She sighed, wondering again if she had overlooked a better solution. In any case, he was dead and beyond her help. The only thing she could do for him now was moving the cooling body to the morgue personally, rather than letting the imps do it. It was only a symbolic gesture, but she felt that she owed him that much. With her Keeper hand, she began the grisly task of pulling the spear from the corpse's entrails while she switched her Keeper view to the morgue.

Wait, there were not supposed to be goblins inside the ice-filled room. At least not living ones.

Ami teleported into the large chamber, her breath condensing immediately in the cold air. She had no trouble spotting three green figures moving between the hills of glittering ice inside the room.

Two haggard-looking goblins were clinging to the large, empty barrel they were carrying, fighting to keep their balance on the slippery floor. The third and fattest of the trio had a large cleaver strapped to her belt and was leaning over a dwarf corpse lying on an ice slab, pinching its arms.

“Brugli! What are you doing here?” Ami confronted the leader of the group, getting goosebumps not just from the chill.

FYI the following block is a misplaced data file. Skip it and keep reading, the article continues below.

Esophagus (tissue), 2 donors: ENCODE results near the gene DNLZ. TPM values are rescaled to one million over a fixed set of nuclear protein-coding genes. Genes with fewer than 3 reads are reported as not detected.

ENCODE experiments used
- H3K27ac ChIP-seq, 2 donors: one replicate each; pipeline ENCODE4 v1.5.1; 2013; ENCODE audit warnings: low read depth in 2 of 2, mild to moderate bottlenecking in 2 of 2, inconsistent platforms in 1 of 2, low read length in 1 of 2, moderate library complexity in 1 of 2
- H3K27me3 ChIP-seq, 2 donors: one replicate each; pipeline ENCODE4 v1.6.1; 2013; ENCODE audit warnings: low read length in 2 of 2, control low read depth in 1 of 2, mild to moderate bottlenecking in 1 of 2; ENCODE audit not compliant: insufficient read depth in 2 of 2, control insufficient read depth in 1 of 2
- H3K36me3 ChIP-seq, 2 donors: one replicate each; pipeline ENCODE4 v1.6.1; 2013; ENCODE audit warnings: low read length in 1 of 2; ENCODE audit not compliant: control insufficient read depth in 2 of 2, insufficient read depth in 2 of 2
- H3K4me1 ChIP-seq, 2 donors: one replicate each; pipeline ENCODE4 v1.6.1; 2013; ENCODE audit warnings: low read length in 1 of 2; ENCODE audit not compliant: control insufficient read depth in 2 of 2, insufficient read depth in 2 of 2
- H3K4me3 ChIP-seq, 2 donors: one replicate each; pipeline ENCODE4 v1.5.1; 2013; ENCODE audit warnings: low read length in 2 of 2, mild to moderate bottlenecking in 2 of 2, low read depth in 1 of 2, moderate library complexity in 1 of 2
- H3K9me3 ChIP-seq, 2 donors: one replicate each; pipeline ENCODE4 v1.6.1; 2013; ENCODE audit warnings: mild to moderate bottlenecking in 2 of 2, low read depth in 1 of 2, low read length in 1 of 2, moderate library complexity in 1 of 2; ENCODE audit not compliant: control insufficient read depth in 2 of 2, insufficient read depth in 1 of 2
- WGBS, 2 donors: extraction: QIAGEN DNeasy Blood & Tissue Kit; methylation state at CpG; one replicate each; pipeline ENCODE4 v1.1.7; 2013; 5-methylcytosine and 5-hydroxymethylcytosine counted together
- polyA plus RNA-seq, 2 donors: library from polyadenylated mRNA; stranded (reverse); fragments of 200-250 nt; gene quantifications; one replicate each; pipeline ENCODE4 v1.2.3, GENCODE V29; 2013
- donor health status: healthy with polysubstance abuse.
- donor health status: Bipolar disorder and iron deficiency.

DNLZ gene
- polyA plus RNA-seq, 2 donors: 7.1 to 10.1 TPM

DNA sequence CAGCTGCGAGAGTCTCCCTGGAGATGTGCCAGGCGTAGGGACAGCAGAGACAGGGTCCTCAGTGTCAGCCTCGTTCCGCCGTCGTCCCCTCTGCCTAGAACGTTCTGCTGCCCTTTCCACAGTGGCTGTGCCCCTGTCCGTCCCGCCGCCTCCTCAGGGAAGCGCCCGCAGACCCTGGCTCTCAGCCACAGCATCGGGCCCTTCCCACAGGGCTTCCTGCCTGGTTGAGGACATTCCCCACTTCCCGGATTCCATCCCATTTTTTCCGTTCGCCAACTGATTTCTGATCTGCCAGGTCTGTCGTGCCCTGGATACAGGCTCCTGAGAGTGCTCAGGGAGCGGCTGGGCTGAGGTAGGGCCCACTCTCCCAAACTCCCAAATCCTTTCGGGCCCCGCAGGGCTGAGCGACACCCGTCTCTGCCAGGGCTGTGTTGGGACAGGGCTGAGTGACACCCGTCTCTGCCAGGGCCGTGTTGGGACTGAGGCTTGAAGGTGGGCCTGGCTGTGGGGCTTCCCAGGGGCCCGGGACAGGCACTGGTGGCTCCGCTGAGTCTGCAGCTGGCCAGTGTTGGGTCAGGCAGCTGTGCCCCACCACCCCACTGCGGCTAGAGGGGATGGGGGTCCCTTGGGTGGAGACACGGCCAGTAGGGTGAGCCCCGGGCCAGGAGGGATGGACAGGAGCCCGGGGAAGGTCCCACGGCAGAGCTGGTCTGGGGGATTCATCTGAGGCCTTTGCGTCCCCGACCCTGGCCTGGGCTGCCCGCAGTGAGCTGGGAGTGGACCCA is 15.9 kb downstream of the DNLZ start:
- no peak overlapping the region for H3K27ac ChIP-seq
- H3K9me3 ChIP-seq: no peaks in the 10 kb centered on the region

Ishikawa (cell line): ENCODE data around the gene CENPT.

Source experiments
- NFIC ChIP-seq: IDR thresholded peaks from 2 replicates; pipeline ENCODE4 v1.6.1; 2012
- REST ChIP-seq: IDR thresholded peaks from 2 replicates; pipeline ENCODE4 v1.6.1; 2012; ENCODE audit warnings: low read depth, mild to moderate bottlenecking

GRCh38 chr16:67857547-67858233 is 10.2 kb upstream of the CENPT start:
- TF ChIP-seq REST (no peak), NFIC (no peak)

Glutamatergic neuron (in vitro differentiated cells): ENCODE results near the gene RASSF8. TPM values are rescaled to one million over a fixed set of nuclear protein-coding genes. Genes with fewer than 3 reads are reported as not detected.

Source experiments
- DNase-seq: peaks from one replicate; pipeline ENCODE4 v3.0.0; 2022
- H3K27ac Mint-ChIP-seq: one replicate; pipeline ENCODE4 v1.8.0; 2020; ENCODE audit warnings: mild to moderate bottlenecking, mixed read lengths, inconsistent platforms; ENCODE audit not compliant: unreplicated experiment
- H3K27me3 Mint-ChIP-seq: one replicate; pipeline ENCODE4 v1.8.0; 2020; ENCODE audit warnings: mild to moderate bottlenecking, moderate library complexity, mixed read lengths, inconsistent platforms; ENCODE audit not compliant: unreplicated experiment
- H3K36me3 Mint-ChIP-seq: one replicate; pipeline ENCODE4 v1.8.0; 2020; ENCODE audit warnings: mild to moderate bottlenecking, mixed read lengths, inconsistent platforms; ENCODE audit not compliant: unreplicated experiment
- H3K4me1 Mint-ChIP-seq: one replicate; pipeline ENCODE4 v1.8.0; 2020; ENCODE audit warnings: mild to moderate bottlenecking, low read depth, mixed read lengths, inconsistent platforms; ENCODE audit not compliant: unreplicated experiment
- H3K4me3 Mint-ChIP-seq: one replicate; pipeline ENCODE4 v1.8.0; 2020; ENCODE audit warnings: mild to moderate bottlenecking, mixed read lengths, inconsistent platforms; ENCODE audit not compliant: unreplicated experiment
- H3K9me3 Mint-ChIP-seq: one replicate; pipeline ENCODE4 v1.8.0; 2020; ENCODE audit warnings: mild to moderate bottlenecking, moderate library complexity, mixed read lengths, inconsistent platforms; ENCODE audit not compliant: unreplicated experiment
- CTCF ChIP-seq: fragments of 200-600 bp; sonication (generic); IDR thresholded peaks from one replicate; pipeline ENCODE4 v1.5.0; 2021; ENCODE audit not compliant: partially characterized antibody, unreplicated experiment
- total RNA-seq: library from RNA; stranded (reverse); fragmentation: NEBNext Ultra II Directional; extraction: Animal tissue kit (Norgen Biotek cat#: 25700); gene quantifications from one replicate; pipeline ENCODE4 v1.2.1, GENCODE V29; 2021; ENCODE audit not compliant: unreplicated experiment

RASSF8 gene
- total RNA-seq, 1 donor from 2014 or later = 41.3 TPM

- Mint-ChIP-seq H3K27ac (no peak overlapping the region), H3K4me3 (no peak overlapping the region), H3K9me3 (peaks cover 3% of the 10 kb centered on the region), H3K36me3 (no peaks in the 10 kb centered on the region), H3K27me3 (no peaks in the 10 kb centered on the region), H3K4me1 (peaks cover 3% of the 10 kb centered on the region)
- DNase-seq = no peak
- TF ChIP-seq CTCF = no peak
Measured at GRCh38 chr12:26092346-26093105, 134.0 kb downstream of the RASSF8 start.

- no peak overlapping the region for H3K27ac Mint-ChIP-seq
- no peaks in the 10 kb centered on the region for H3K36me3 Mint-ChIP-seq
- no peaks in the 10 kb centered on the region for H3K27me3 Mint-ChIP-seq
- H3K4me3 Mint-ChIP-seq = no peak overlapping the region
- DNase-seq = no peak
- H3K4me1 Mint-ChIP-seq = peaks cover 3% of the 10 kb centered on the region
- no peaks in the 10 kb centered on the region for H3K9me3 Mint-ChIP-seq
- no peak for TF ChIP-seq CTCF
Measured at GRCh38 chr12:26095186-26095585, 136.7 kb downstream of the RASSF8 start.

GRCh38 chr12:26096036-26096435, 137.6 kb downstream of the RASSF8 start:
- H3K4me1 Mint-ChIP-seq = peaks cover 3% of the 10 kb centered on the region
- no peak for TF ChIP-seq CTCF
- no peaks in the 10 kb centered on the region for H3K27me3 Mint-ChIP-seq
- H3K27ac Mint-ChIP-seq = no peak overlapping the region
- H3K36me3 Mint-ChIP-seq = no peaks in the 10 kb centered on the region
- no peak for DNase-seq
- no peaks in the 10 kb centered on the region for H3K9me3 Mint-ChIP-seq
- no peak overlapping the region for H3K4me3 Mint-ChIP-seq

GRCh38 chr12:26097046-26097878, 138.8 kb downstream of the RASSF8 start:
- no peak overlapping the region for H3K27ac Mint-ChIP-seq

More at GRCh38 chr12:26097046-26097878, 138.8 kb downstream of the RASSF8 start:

The goblin cook turned slowly towards Ami, her mouth widening into a pleased grin. “Empress! Brugli selecting best meat for victory feast! Will be great! Not just boring chicken and eggs!”

Ami's stomach lurched at having her sickening suspicion confirmed. “No, absolutely not! You are completely forbidden from cooking anything you could have held a conversation with!” she shouted, horrified. Cannibalism aside, she didn't even want to speculate about what the dwarfs would think if she let her minions desecrate their dead. What was she supposed to do about their bodies, anyway? Were there special burial rites she would have to follow in order to avoid giving offence?

Brugli blinked and shrugged, making the rolls of fat around her neck quiver. “If you say so. Raw is fine too-”